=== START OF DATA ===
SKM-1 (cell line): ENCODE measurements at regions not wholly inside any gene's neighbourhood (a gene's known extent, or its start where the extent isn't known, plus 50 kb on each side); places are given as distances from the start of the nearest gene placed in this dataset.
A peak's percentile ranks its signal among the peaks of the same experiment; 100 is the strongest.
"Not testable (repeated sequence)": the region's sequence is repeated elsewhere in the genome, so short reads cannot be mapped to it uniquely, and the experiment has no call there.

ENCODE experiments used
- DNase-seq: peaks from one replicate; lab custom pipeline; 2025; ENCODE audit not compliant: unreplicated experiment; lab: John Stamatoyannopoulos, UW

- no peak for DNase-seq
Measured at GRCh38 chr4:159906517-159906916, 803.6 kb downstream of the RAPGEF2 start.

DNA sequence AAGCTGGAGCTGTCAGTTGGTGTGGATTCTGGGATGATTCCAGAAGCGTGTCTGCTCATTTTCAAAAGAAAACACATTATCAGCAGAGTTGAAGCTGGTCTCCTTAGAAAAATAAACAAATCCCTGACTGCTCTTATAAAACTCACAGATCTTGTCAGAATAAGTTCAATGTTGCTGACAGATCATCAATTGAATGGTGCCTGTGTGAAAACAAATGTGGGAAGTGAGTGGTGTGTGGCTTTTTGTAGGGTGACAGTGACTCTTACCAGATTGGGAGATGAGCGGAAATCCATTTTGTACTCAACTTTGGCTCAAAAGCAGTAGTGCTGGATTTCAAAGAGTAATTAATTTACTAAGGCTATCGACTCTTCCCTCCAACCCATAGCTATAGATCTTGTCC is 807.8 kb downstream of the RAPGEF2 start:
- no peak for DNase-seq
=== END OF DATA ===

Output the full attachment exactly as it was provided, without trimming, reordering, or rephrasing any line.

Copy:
SKM-1 (cell line): ENCODE measurements at regions not wholly inside any gene's neighbourhood (a gene's known extent, or its start where the extent isn't known, plus 50 kb on each side); places are given as distances from the start of the nearest gene placed in this dataset.
A peak's percentile ranks its signal among the peaks of the same experiment; 100 is the strongest.
"Not testable (repeated sequence)": the region's sequence is repeated elsewhere in the genome, so short reads cannot be mapped to it uniquely, and the experiment has no call there.

ENCODE experiments used
- DNase-seq: peaks from one replicate; lab custom pipeline; 2025; ENCODE audit not compliant: unreplicated experiment; lab: John Stamatoyannopoulos, UW

- no peak for DNase-seq
Measured at GRCh38 chr4:159906517-159906916, 803.6 kb downstream of the RAPGEF2 start.

DNA sequence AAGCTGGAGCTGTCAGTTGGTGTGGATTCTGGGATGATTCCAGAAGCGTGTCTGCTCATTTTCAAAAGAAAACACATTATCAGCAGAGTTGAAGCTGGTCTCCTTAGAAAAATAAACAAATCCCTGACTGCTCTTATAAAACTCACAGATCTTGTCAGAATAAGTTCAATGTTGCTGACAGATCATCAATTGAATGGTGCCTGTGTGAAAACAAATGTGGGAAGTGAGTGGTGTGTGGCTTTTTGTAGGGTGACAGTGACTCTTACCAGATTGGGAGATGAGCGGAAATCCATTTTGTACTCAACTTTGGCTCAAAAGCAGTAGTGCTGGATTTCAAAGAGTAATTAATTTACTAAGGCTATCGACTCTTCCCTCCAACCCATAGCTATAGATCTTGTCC is 807.8 kb downstream of the RAPGEF2 start:
- no peak for DNase-seq